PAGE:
What do these three articles have in common?
- Amy Dinning (email@example.com) wrote about networking. She said that if you want to be a successful networker, you should do something before attending an event: find out who will be there and do some research online to find out about the people you want to meet. TD Magazine 8/17
- Phylise Banner (firstname.lastname@example.org) wrote about content strategy and how to target content for a specific community. She suggested creating learner personas based on surveys or interviews with learners to find out their preferences, attitudes, motivations, and so on. TD Magazine 8/17
- Howard Pitler (email@example.com) wrote about six questions teachers should ask their students on the first day of school including “What are you passionate about?” “What is your greatest strength?” and “What characteristics do you want in a teacher?” http://inservice.ascd.org/6-questions-to-ask-your-students-on-day-one/
I found all of those articles as I was reading yesterday, and I realized that all of them are about what I call “Step One: Analyzing the Audience.”
Readers of Own Any Occasion know that there are two parts to being an impressive speaker: one, creating a good message and then two, delivering the message well. There is no point in speaking if you don’t have something worth saying. There is no point in having something worth saying if you can’t say it well. The three articles above all refer to an aspect of creating a message. Before speakers ever open their mouths, I wrote that there are five steps needed to take to make sure the talk will be well-received. The first step is to analyze the audience. I am surprised at how often speakers underestimate the importance of this. Indeed, some speakers never even think about it, yet all talks are doomed if the audience analysis isn’t done. All three of the articles are really telling readers the same thing: find out about the folks you’ll be talking to.
It is quite common for managers, trainers, teachers, and salespeople to have content they must cover. The employees/trainees/students/buyers must be told about the new procedures/safety regulations/sales promotion/whatever and so that’s that. The content is the content, and it must be presented. Pretty PowerPoint slides are made; another handout for the binder is created; an evaluation form with smiley face/frowny face is run off; and the text of the talk/lesson is prepared with all the important information. Then the thought is, “I covered it so I’m done.” Unfortunately, this forgets the most important people, the audience. Did the listeners get it? Was there an impact? You know that way too often the answer is “No.” So what went wrong? The speakers only thought about themselves as they prepared: what do I have to say? Big mistake.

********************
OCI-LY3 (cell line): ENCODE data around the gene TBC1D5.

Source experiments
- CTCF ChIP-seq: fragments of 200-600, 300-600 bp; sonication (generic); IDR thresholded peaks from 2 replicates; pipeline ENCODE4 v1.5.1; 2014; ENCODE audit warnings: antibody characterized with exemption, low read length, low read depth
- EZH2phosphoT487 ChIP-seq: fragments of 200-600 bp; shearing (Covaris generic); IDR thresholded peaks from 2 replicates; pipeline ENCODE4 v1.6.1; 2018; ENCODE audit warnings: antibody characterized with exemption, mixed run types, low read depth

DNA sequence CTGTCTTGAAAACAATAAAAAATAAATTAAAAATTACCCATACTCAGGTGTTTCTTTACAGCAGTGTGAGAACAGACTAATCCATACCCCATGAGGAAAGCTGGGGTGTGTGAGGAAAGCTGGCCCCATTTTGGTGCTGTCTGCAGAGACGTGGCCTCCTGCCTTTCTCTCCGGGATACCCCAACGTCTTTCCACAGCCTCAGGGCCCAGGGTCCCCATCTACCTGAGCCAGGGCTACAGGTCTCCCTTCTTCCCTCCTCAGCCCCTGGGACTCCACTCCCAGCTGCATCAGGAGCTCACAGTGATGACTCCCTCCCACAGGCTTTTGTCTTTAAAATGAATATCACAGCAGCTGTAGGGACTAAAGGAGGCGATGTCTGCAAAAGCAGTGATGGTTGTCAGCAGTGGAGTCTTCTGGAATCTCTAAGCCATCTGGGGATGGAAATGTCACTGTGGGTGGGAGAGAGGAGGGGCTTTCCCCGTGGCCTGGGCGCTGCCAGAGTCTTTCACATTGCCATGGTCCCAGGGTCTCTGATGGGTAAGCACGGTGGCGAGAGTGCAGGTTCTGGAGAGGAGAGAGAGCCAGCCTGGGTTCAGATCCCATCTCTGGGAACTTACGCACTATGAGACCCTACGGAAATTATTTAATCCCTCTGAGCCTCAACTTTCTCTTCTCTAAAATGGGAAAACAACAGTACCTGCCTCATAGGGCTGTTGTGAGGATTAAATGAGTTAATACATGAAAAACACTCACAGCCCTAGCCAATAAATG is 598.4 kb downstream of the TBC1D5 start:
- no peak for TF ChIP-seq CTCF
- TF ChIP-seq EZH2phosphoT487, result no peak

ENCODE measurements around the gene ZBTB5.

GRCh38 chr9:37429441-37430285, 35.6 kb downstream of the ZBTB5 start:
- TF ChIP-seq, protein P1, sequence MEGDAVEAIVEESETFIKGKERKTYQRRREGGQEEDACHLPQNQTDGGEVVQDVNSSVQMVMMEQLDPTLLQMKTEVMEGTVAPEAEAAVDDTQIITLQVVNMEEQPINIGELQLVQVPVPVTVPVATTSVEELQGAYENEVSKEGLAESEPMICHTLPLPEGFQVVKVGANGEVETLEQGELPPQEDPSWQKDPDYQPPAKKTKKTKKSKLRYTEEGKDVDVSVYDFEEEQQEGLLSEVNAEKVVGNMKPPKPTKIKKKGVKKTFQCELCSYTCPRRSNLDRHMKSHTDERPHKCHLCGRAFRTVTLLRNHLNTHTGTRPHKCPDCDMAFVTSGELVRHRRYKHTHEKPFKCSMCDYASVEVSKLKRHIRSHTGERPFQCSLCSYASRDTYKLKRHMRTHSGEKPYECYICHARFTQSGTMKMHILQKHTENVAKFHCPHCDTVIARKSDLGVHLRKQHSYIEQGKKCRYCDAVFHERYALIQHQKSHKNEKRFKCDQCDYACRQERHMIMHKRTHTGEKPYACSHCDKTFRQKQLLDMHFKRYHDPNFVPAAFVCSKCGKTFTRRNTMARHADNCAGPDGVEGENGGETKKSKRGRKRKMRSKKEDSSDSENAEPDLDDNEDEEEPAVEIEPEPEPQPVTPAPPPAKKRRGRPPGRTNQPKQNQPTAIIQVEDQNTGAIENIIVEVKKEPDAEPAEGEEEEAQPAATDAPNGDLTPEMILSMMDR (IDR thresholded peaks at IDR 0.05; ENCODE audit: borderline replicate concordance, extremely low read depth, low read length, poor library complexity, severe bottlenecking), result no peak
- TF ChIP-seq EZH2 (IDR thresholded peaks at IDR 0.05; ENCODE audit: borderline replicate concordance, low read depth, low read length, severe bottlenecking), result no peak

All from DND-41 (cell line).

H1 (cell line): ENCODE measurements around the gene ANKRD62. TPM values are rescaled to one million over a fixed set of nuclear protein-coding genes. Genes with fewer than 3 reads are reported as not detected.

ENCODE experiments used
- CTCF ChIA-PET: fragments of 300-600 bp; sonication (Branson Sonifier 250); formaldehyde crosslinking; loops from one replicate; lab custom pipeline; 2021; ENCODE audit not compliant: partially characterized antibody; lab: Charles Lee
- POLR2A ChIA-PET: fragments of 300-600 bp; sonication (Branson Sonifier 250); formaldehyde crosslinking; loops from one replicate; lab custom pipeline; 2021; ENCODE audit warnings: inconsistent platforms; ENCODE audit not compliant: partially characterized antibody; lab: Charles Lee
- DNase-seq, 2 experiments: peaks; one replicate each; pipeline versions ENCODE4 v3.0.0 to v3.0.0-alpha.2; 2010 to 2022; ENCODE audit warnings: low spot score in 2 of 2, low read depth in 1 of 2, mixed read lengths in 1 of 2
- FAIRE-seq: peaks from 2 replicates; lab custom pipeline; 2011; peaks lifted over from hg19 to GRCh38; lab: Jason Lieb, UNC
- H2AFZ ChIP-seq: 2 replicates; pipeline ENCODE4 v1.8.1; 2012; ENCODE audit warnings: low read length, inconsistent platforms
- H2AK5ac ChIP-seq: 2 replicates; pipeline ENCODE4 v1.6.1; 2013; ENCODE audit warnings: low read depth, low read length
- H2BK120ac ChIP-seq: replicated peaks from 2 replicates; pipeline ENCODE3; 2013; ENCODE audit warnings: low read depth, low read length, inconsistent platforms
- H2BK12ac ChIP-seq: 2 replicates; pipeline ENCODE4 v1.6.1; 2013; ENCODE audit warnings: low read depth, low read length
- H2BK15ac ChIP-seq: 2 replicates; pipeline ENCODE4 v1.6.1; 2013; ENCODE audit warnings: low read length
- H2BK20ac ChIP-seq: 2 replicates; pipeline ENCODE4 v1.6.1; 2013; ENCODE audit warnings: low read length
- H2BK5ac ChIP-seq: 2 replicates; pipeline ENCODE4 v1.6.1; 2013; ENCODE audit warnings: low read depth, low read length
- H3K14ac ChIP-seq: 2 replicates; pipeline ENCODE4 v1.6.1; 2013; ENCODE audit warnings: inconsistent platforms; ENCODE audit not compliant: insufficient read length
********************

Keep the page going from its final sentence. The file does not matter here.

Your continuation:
All talks are for an audience. That audience may be one person, a few, or many, but the audience must be understood before any other preparation takes place. What do they know? What do they need to know? What do they want to know? What mood are they in? What are their interests? What filters/mind-sets do they have? (A baby-boomer with 28 years of experience “hears” messages differently than a Gen-Xer with 8 months of experience even though the words spoken were the same.) What will they be able to get out of the talk? All three articles feel the need to remind their readers about Step One: before a word is spoken out loud, it is critically important to know about the people being addressed. Implied is that once you know who they are, you must make adjustments to your talk.
- Adjust your language. What level of vocabulary is appropriate?
- Adjust your style. Should you be formal or informal?
- Adjust your look. What will the listeners be expecting?
- Adjust your content (Part A). Is it all necessary? (No.) What will the listeners be able to grasp right now?
- Adjust your content (Part B). What can you add that connects you and your content to their lives?
- Adjust your expectations. Realistically, will all listeners respond exactly as you hope?
Every talk is more effective if it is adapted to the audience. It may seem difficult to accept, but listeners are your number one concern, not your topic. Amy, Phylise, and Howard want us to know that.